In 2012, Art in L.A. was launched as part of the GCI's Modern and Contemporary Art Research Initiative. Art in L.A. explores the innovative materials and fabrication processes used by Los Angelesbased artists from the 1960s onward and studies the implications these materials and processes have for the conservation of their work. While the project focuses on local artists, the concerns and questions that arise through this project are relevant to the conservation of modern and contemporary art in general.
As part of this project, the GCI is producing a series of short video interviews of some of the artists under study, in which they explain and demonstrate their materials and working processes and discuss their thoughts on the conservation of their work. Artists are chosen so that a range of materials and opinions regarding conservation are included, and these interviews will constitute a series of case studies that will contribute to discussion within the field on how to incorporate an artist's thoughts and needs into a conservation strategy.
The first of these videos, Seeing through Glass (available on the GCI YouTube channel), focuses on the art of Larry Bell. Although Bell works in a range of media, he is best known for his use of glass and an industrial process called vacuum deposition of thin films. The process deposits, under vacuum, a micron-thin layer of metal or other material that modifies the way glass panels absorb, reflect, and transmit light, to stunning effect. Bell was filmed in his studio in Taos, New Mexico, discussing and demonstrating his working process and sharing his thoughts on the conservation of his work. For Bell, "There is a patina that comes to everything with age. I don't try and fight that patina. I like it."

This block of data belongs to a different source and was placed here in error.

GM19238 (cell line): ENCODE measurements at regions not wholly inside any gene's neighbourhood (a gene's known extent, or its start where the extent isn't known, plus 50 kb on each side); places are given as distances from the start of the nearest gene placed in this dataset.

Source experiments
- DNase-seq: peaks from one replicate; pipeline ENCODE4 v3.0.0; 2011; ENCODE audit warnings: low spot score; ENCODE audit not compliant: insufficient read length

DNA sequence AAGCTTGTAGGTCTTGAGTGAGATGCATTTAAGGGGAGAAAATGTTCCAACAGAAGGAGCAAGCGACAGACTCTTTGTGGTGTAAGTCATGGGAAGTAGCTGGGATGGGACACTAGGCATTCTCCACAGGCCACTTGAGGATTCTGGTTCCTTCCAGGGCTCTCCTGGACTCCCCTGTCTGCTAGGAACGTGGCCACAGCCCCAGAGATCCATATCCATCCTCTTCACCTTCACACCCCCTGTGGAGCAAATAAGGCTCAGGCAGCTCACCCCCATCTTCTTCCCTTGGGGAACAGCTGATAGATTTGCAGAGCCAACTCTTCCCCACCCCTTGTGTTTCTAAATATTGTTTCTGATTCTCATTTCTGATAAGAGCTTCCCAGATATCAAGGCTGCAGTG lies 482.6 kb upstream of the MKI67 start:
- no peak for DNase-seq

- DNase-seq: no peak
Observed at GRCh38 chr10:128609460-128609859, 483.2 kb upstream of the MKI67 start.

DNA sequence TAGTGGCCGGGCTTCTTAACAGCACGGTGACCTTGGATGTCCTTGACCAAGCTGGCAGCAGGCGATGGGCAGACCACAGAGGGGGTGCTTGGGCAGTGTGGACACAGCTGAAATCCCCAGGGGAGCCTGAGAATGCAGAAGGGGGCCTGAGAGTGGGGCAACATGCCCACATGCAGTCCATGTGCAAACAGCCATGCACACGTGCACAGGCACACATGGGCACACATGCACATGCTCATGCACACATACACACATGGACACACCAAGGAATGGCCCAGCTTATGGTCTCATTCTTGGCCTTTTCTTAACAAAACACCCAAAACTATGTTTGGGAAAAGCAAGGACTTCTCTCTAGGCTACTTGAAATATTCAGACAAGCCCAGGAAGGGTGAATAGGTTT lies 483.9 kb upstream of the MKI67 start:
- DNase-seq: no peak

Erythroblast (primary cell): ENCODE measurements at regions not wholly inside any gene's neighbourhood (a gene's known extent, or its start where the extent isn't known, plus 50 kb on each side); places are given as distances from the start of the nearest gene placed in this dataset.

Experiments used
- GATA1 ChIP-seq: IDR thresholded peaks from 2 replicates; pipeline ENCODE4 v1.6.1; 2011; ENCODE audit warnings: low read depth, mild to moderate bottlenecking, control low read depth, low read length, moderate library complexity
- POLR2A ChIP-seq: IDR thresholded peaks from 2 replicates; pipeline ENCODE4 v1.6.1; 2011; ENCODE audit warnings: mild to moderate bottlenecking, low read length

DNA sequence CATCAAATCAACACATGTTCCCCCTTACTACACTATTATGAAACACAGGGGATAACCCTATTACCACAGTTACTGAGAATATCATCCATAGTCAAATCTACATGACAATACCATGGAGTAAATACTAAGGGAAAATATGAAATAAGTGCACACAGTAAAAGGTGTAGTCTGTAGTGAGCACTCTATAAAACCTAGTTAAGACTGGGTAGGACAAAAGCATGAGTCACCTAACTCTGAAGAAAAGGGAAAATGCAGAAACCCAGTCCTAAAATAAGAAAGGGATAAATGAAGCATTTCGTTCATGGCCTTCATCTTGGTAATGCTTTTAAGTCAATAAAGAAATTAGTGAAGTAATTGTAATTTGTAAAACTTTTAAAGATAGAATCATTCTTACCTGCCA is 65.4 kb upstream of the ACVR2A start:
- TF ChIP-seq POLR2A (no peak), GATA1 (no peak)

The second video in the series (available summer 2013) will feature Helen Pashgian. Long overlooked, Pashgian is now recognized as an important artist from the 1960s to the present day and as a significant contributor to the Light and Space movement. In the 1960s and 1970s, she used cast polyester resin to create translucent sculptures, delicately colored and often intimate in scale. Worried about the toxicity of polyester resin, she eventually switched to cast epoxy resin and sheet acrylic. The video includes footage of her re-creation of a large, translucent polyester disc stolen from an exhibition in the 1970s. Pashgian has been firm in her opinions about conservation, with a low tolerance for any sign of damage, insisting, "If there is a scratch on the surface, that's all you see."
This series of videos complements the ongoing technical study of materials used by Los Angeles artists, for which analytical techniques have been developed. It also builds on the in-depth study of De Wain Valentine's polyester work of the 1960s and 1970s, which resulted in the GCI exhibition From Start to Finish: De Wain Valentine's Gray Column. The project included a publication and a thirty-minute video exploring Valentine's development of a new polyester resin to realize his monumental sculptures, as well as the conservation implications of this endeavor.